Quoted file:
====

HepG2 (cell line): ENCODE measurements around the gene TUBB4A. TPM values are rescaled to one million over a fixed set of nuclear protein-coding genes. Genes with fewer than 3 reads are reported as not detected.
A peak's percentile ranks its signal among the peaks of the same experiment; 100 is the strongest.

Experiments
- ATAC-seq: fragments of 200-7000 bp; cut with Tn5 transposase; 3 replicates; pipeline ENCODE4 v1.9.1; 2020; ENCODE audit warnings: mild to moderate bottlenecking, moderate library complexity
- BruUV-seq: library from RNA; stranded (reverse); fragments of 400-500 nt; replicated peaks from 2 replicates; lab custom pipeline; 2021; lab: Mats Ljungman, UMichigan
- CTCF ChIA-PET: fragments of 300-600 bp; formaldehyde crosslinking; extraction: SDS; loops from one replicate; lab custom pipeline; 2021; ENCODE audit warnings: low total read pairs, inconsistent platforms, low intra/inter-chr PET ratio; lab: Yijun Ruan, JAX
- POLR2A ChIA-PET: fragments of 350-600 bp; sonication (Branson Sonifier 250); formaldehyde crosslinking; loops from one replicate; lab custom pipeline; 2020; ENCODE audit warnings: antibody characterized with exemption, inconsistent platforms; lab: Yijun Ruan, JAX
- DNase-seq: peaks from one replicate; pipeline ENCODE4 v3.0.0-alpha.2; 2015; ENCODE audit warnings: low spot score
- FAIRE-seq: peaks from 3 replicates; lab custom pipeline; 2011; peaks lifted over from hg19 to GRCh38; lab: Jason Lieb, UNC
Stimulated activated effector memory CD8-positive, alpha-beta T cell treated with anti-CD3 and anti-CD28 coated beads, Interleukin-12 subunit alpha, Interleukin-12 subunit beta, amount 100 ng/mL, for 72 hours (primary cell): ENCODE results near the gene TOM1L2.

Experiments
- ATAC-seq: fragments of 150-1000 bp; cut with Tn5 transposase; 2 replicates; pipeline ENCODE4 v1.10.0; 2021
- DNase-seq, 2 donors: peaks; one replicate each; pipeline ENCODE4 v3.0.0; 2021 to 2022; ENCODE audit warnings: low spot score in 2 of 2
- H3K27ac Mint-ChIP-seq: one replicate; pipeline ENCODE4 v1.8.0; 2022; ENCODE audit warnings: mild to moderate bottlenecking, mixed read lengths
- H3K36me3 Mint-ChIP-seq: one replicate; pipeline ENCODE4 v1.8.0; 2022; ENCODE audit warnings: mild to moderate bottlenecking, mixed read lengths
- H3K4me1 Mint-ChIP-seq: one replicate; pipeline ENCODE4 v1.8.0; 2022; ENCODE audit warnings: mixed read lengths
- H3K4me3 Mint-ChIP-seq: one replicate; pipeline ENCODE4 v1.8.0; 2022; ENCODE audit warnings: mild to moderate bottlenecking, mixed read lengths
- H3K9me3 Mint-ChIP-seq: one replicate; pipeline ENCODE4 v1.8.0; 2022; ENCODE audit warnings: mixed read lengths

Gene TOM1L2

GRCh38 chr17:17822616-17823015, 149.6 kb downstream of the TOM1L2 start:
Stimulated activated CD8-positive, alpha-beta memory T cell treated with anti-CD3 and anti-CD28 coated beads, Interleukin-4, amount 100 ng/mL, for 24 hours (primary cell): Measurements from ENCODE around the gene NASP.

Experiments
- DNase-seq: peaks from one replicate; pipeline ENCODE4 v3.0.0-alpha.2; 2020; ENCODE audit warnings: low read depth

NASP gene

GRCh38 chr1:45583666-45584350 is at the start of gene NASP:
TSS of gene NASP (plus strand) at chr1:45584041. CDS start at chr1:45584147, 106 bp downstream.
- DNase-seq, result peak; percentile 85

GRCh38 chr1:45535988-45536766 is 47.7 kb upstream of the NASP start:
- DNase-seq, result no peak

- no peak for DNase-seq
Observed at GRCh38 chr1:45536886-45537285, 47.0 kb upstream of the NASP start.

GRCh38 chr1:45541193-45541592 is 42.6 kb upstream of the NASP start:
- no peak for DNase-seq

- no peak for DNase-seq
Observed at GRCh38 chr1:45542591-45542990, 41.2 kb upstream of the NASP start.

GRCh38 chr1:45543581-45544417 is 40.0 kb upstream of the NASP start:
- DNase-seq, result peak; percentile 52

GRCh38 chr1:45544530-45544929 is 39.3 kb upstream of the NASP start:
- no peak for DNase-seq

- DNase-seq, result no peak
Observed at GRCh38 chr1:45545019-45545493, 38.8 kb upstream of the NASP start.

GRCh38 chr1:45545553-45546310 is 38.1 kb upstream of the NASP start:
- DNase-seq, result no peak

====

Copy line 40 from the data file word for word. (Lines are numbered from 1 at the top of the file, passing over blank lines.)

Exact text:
- DNase-seq, result no peak